In Partial Fulfillment of the Requirements for the Degree of Doctor of Philosophy
Carlos Alberto Rincon Castro
will defend his dissertation
Real-time Systems Scheduling and Information Theory: From Uniprocessors to Multiprocessors
Since Claude Shannon presented the definition of information and entropy in 1948, different science fields have used this theoretical background to represent the uncertainty of a system. For real-time systems, task scheduling is one of the most studied topics due to the constraint that all the tasks in the system have of meeting their deadlines. In this work, we present the foundation for using these definitions from information theory in real-time system scheduling as well as different scheduling solutions based on the proposed theory, for both uniprocessor and multiprocessor systems. For uniprocessor systems, we proposed the Information Theory based Scheduling Solution for Real-time Systems (ITS-RT) and the Highest Task Density First scheduling algorithm (HTDF). The performance comparison of these solutions with the Earliest Deadline First scheduling algorithm (EDF) shows a minimal improvement of the proposed solutions over EDF in terms of the number of context switches and the number of scheduler calls. For multiprocessor systems, we presented the Information-Theoretic Scheduling Algorithm for Real-time systems (ITSA-RT) and its simplification based on the laxity of the task, the Simplified Information-Theoretic Scheduling Algorithm for Real-time systems (SITSA-RT). When compared with other global, dynamic-priority algorithms, SITSA-RT significantly reduces the number of job migrations (up to 41.65% when compared against the selected EDF-based algorithms, and up to 93.22% when compared against the selected PFair-based algorithms). We also introduced the theoretical analysis and the implementation aspects of the Entropy-based scheduling mechanism to reduce task migrations in real-time systems. The performance analysis of this additional scheduling layer combined with global EDF shows a reduction in the number of task migrations by up to 49.66% while generating a similar number of job migrations when compared against global EDF. These results show the potential of using the definitions of information and entropy for real-time system scheduling, especially for the multiprocessor case where reducing the number of job migrations is the primary problem that researchers need to solve when designing global algorithms to schedule real-time tasks in multiprocessor systems.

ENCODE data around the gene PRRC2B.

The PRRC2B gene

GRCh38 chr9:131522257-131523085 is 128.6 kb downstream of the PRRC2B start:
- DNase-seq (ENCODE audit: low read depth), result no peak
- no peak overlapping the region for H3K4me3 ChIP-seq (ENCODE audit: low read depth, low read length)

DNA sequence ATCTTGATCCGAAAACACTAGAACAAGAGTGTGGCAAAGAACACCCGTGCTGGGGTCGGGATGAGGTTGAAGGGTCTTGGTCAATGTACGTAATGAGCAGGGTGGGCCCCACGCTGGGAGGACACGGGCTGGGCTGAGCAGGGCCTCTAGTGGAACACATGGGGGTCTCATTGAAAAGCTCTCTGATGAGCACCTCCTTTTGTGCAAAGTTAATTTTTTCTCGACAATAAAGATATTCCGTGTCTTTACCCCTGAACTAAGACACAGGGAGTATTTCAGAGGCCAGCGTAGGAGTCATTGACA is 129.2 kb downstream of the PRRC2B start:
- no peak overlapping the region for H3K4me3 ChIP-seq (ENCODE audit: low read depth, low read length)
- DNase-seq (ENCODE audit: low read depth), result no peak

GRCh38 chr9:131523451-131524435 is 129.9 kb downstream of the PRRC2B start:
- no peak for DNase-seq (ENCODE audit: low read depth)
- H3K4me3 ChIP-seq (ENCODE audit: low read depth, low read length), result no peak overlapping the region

Date: Monday, July 16, 2018
Time: 11:00 AM
Place: PGH 550
Advisors: Dr. Albert M.K. Cheng
Faculty, students, and the general public are invited.